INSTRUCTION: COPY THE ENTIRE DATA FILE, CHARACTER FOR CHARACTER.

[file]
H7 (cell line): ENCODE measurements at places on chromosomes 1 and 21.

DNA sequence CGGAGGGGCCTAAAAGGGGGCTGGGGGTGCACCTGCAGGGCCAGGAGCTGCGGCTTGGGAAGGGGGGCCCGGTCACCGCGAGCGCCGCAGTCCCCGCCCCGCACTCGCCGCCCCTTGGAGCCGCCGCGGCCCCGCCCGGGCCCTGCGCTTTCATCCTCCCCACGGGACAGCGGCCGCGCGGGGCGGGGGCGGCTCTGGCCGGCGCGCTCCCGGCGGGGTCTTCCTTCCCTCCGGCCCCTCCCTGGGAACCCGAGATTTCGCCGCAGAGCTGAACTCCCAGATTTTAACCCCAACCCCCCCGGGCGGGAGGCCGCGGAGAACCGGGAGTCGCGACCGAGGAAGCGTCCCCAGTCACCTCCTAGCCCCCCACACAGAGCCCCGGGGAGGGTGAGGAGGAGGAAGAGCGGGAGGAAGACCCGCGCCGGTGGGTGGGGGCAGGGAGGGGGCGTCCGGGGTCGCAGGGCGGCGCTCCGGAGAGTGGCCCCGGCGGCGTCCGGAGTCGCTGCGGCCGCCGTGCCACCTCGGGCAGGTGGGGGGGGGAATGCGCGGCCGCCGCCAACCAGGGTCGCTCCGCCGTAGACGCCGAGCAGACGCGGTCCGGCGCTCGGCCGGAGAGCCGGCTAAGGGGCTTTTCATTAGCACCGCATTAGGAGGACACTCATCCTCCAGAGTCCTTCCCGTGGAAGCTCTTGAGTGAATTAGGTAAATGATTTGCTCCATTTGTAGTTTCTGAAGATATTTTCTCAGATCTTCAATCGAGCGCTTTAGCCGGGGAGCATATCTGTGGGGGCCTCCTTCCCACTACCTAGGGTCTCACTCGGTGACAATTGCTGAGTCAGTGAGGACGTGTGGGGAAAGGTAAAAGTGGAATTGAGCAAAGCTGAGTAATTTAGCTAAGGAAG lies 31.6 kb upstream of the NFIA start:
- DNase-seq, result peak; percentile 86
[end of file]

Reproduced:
H7 (cell line): ENCODE measurements at places on chromosomes 1 and 21.

DNA sequence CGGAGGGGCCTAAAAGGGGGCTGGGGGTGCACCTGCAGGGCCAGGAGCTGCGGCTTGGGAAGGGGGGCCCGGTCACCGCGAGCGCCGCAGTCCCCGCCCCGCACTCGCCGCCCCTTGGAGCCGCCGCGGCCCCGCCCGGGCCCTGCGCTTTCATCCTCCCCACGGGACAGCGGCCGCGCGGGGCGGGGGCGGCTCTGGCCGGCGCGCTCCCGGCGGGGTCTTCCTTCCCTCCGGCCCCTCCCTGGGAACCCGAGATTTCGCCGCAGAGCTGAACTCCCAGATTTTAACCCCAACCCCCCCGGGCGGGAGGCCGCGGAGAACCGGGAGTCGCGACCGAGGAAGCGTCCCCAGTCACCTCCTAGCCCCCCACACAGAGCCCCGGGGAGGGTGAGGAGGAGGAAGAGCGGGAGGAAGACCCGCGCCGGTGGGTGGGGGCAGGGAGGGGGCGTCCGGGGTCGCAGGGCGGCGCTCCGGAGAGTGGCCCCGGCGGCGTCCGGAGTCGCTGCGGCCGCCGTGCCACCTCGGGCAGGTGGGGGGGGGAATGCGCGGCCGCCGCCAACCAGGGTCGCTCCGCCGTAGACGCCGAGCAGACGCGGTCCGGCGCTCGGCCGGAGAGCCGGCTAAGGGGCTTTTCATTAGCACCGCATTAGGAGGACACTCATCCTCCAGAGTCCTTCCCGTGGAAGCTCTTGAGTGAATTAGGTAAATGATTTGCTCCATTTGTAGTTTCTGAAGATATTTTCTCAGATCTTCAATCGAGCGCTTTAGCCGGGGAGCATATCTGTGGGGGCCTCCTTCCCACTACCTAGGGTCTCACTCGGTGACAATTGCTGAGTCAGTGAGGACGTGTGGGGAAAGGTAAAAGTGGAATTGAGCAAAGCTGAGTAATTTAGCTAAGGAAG lies 31.6 kb upstream of the NFIA start:
- DNase-seq, result peak; percentile 86